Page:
April 2014
Stephen Rubin

The early morning air was crisp with a calming scent, and as the sun settled over the basalt plateaus to the east, the residents of the Jewish village of Kantur took the time to enjoy the soothingly warm rays, which briefly overcame the bone-chilling winter winds being swept off the lake deep in the tranquil valley to the west.

A new load of flax had just been purchased from the Christian village of Bethesda on the northeast side of the lake’s shore, and the increasing demand for soft, pure-linen fabric ensured that the Jews of Kantur would be working steadily throughout the winter months, processing the raw flax into a dyed-white material that could then be turned into a handsome profit. More importantly, this lucrative textile would be used by the community itself as clothing for the High Holy Days and for wrapping the bodies of those whose lives would cease to exist over the coming year.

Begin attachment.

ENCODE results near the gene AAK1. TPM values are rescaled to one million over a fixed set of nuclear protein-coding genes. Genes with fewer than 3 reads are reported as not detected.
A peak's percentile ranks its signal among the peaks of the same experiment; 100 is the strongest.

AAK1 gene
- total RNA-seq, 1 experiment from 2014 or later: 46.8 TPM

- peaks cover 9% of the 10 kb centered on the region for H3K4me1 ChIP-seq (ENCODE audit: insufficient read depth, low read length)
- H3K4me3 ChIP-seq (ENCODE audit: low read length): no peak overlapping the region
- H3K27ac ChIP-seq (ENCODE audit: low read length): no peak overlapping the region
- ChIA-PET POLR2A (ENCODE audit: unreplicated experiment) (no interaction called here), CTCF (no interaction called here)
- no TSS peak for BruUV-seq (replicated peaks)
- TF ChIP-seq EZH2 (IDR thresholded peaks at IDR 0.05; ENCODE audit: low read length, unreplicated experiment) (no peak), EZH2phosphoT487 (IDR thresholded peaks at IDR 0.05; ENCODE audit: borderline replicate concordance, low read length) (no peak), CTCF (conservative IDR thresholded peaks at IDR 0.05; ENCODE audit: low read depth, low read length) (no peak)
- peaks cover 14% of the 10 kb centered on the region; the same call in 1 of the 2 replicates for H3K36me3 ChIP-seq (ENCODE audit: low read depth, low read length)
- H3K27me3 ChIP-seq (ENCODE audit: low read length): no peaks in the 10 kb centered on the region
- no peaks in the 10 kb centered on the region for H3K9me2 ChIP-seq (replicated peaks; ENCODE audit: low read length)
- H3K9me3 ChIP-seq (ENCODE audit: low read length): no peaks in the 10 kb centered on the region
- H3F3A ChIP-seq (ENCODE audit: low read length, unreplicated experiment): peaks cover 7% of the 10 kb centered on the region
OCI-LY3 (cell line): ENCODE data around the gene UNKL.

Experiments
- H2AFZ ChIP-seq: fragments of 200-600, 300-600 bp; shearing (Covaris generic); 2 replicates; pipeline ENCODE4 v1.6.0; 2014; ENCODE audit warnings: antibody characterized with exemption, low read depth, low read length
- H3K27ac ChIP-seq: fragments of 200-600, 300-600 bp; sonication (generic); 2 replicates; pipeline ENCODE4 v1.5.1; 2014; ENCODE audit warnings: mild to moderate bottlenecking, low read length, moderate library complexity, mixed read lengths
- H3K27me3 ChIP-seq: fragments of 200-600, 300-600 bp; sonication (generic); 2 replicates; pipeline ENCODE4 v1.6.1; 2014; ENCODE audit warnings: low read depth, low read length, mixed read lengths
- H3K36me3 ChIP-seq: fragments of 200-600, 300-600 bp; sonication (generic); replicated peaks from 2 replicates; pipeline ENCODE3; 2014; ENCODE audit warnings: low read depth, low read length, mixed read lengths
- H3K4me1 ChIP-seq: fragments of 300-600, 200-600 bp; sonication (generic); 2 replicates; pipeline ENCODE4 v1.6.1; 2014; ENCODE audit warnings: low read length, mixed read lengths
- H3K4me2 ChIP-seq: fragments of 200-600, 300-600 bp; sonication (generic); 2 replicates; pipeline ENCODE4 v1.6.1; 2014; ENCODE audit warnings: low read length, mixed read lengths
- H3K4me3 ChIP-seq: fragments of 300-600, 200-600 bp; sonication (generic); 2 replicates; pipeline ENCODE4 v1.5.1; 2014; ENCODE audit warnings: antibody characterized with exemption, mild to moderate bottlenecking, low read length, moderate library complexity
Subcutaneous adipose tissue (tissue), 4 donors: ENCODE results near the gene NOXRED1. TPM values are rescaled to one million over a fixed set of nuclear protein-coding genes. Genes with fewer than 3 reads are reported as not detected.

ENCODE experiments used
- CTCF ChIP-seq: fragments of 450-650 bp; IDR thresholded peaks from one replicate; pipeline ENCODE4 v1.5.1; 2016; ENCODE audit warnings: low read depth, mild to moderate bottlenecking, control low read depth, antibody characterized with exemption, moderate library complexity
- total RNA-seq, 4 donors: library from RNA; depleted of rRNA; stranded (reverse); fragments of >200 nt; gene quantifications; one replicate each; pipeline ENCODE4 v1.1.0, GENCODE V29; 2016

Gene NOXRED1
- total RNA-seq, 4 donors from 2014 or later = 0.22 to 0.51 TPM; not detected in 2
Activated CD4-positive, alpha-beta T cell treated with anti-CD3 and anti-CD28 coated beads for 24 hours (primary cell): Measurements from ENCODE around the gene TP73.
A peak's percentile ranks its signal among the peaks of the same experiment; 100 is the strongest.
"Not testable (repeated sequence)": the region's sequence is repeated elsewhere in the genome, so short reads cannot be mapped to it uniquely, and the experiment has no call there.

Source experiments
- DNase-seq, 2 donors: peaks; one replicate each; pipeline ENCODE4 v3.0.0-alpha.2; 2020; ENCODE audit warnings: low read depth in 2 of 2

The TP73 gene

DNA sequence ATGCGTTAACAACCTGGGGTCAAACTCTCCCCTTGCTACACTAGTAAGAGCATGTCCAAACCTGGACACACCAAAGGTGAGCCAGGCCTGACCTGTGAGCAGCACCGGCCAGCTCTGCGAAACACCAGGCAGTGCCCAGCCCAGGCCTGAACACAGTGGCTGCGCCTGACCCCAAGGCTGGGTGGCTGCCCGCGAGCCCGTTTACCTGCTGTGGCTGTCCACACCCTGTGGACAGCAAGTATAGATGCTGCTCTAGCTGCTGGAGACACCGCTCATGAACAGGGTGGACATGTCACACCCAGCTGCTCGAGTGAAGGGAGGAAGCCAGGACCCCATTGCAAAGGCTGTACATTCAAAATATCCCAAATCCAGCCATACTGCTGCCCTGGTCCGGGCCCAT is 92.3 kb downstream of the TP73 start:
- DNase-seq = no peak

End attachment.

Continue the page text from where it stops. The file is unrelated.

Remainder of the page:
While the villagers of Kantur strode optimistically to their dyeing basins on the south side of the village, the thought of death could only have been connected to those who would eventually be buried in the pristinely engineered garments. Suddenly, the earth started to sadistically tremble beneath their feet with such wrath that even the fiercest believers began to question their faith in the almighty Elohim. Volcanic boulders hurtled down upon them from the elevated plateau, leaving them with no time to comprehend the fact that their own journey to the next world was only seconds away. Instead, the newly purchased flax would soon be used to cover their own lifeless bodies. More